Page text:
Scientists Uncover a Golden Mole Species Thought to Be 'Possibly Extinct'
A scent-detecting dog led the team to the discovery in South Africa, and traces of mole DNA helped confirm it
A De Winton's golden mole. A member of the species hadn't been definitely seen since 1936.
JP Le Roux
Thanks to a sniffing dog and traces of DNA left in the sand, scientists have found a species of golden mole once thought to be “possibly extinct.”
The researchers spotted the creature, called De Winton’s golden mole, along the west coast of South Africa. The findings “suggest that this species may in fact be widespread, but not necessarily abundant,” the researchers write in a November study published in the journal Biodiversity and Conservation.
With their search effort, which was conducted in 2021, the team detected four total golden mole species and improved the records of their distribution.
“Though many people doubted that De Winton’s golden mole was still out there, I had good faith that the species had not yet gone extinct,” Cobus Theron, a co-author of the study and senior conservation manager for the Endangered Wildlife Trust (EWT) in South Africa, says in a statement from Re:wild, a conservation group that was a partner in the research.
De Winton’s golden mole hadn’t been recorded since 1936 and is one of 21 species of golden mole. Ten of these species are listed as threatened by the International Union for Conservation of Nature, and De Winton’s is listed as critically endangered and possibly extinct.
Golden moles are blind, but they have strong navigational abilities and enhanced hearing that can detect prey underground. The mammals get their name from the iridescent oil they release that lubricates their fur as they dig through sand. However, their movement through dunes doesn’t produce traceable tunnels, making the moles even more difficult to detect.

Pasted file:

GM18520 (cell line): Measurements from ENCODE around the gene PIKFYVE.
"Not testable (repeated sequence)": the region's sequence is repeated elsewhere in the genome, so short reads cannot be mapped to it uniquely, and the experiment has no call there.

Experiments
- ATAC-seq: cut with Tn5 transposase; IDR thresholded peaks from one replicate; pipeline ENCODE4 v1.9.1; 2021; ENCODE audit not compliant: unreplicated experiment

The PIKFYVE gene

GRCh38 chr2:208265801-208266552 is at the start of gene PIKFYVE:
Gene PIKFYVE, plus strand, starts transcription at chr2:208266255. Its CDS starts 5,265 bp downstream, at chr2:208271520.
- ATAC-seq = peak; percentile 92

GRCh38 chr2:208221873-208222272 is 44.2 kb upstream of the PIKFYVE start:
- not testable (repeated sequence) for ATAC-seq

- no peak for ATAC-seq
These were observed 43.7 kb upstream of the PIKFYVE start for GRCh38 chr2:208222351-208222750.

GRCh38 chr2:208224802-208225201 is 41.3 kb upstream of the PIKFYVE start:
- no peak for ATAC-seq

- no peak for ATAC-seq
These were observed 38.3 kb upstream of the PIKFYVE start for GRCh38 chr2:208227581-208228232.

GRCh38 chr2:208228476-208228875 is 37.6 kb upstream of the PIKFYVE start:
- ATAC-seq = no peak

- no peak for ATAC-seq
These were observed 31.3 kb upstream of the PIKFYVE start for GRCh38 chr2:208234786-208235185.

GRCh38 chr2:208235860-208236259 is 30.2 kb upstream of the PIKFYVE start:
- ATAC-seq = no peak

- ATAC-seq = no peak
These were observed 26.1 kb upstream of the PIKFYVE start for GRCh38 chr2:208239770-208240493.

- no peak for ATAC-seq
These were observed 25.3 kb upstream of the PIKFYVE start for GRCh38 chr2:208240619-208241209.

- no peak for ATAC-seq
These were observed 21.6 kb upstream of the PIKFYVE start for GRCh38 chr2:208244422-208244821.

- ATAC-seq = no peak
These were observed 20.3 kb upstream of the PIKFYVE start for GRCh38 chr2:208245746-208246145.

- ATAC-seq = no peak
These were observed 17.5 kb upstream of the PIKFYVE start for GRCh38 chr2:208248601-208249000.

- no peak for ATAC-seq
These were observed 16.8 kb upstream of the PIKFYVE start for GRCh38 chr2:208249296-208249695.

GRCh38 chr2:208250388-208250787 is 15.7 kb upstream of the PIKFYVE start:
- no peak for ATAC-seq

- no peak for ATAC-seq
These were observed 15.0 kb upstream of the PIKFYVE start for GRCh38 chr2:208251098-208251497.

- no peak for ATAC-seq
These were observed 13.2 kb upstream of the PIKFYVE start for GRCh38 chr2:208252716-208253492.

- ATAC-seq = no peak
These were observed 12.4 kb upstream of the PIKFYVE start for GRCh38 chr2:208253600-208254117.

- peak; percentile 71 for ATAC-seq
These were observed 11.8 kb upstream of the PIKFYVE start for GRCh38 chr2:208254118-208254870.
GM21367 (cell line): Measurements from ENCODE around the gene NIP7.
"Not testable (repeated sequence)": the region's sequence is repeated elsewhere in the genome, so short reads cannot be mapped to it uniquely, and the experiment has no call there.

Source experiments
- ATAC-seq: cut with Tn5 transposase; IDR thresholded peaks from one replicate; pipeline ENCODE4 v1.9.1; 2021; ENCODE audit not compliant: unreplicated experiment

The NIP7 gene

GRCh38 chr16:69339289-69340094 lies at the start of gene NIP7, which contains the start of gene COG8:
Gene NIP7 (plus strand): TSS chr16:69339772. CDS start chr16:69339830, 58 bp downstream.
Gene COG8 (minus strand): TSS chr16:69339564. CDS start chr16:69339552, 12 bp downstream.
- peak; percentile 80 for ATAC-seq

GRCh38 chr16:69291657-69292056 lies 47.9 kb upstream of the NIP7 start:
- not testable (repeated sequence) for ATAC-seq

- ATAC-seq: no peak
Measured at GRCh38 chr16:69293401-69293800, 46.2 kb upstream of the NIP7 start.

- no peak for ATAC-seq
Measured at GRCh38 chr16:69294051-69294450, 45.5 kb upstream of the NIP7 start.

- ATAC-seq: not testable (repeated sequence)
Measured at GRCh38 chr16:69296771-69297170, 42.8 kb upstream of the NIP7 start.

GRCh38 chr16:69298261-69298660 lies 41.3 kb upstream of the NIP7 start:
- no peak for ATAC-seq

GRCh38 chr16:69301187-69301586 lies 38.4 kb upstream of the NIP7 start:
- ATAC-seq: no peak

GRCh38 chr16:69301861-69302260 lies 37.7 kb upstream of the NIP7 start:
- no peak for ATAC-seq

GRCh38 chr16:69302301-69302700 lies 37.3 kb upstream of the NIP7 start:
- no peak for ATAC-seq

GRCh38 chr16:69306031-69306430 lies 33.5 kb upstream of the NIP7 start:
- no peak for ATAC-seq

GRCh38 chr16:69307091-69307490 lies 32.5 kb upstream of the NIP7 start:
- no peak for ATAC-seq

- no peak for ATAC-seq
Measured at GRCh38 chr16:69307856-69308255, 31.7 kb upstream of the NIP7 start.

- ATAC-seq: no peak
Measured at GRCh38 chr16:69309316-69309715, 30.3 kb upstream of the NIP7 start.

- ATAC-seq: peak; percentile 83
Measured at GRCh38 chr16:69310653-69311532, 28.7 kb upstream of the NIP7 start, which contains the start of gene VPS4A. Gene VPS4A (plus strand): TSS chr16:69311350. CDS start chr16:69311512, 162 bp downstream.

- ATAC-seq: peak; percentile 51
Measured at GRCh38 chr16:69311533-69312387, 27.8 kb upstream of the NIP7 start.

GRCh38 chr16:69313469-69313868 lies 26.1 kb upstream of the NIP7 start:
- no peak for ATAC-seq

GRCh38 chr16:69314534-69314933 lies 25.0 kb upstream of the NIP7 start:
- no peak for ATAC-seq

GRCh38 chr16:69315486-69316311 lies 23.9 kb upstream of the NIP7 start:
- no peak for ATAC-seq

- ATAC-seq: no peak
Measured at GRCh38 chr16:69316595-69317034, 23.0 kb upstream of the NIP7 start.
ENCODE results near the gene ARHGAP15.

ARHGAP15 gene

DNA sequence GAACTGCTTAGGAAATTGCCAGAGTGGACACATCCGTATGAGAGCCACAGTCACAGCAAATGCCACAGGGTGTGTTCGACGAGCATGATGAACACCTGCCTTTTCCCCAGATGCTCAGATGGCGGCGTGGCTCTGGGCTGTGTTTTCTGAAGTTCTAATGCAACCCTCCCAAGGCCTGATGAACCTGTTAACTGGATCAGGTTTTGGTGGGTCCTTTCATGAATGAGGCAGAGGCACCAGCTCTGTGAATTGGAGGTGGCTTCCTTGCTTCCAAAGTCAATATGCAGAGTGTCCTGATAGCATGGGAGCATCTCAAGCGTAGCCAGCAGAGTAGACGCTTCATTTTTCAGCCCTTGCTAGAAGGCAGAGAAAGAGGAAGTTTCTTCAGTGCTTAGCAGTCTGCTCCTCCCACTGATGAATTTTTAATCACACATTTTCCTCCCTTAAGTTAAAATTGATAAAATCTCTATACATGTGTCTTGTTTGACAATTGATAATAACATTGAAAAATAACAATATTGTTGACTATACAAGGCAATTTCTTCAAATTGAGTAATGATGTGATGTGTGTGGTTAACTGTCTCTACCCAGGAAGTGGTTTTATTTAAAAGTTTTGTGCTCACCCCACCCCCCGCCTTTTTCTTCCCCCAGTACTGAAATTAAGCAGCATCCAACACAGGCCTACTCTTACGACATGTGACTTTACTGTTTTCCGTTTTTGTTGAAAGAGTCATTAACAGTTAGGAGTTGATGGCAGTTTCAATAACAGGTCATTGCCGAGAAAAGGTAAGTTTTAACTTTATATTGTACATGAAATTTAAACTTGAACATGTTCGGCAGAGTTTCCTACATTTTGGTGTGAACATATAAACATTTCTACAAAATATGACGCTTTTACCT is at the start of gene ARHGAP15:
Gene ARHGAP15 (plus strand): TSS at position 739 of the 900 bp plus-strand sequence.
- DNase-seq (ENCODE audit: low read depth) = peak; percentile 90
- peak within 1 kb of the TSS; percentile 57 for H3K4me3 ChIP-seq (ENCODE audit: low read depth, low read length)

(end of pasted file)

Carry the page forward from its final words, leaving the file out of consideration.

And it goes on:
As diamond mining in South Africa threatens the habitat of De Winton’s golden mole, the study authors wanted to determine whether any members of the species still existed and map their distribution, along with that of three other species.
To confirm a finding of De Winton’s golden mole, the team was going to need two things: a photo of the creature and DNA evidence. Since the critically endangered species looks like other golden moles, the genetic confirmation would be key, CNN’s Stephanie Bailey wrote in 2021.
The researchers started by interviewing local community members in South Africa at locations where the animal might be living. They trained a border collie named Jessie to lie on the ground when she smelled a different golden mole species, since they didn’t have a sample of De Winton’s golden mole to train her on.
When the team found golden mole tracks and burrows and Jessie didn’t lie down, that suggested De Winton’s golden moles might be in the area.
At each site the dog identified, the team collected environmental DNA, or eDNA. This genetic material shed by organisms and left behind in the environment can be extracted from feces, mucus, skin, hair and carcasses. With advancements in collecting and sequencing eDNA, researchers have previously used it to study species that are endangered, rare or otherwise difficult to capture. It allows scientists to identify the presence of animals and study their movement across space and time without having to capture or even see them.
During their 2021 field work, the researchers collected eDNA that didn’t match up with other golden mole species. But they weren’t able to confirm it was from De Winton’s golden mole until the following year, when a separate team sequenced the species’ DNA from a specimen at a museum in South Africa, per Re:wild.
The researchers used the eDNA data to confirm the presence of four species of golden mole and map which areas they occupy along South Africa’s west coast. Since the 2021 expedition, the team has found evidence of four additional golden mole species, according to the Guardian’s Phoebe Weston.
The researchers say it will be important to gather more data on the distribution and abundance of De Winton’s golden moles due to the threat presented by diamond mining.
“We need to identify areas to focus our conservation [efforts]… and secure protected areas to make sure there’s still strongholds for these species,” JP Le Roux, a co-author of the study and former EWT field officer, says in a Re:wild statement.
“A lot of the conservation focus is on the more charismatic and big animals that people see often, while the rare ones that probably need more help are the ones that need more publicity,” Esther Matthew, a co-author of the study and senior field officer at EWT, says in the statement.
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